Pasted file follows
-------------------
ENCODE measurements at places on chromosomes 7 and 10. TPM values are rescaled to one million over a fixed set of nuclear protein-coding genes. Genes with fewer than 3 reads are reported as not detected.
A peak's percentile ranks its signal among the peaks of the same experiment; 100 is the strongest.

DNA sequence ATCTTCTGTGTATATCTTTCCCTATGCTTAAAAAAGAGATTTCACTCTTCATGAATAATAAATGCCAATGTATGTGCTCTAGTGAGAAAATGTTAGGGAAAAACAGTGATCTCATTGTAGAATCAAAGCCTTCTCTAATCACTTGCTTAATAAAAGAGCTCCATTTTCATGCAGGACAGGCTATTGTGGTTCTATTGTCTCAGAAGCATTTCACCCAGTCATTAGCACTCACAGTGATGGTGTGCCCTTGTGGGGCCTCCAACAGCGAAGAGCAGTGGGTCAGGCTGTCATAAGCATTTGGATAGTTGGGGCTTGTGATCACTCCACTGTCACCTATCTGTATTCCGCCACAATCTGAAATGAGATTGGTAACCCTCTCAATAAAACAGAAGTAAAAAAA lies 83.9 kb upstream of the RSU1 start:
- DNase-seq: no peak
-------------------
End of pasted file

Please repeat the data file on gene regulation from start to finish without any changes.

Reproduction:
ENCODE measurements at places on chromosomes 7 and 10. TPM values are rescaled to one million over a fixed set of nuclear protein-coding genes. Genes with fewer than 3 reads are reported as not detected.
A peak's percentile ranks its signal among the peaks of the same experiment; 100 is the strongest.

DNA sequence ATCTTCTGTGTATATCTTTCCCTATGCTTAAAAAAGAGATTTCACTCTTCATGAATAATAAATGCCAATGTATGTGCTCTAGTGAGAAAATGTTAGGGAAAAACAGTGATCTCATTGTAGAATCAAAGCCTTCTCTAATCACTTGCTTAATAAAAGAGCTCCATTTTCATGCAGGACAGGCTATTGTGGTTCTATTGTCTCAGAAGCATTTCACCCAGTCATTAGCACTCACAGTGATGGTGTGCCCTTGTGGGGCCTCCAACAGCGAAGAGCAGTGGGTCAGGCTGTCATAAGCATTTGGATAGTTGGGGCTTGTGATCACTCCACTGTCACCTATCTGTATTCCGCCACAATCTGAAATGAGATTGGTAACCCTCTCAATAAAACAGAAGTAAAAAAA lies 83.9 kb upstream of the RSU1 start:
- DNase-seq: no peak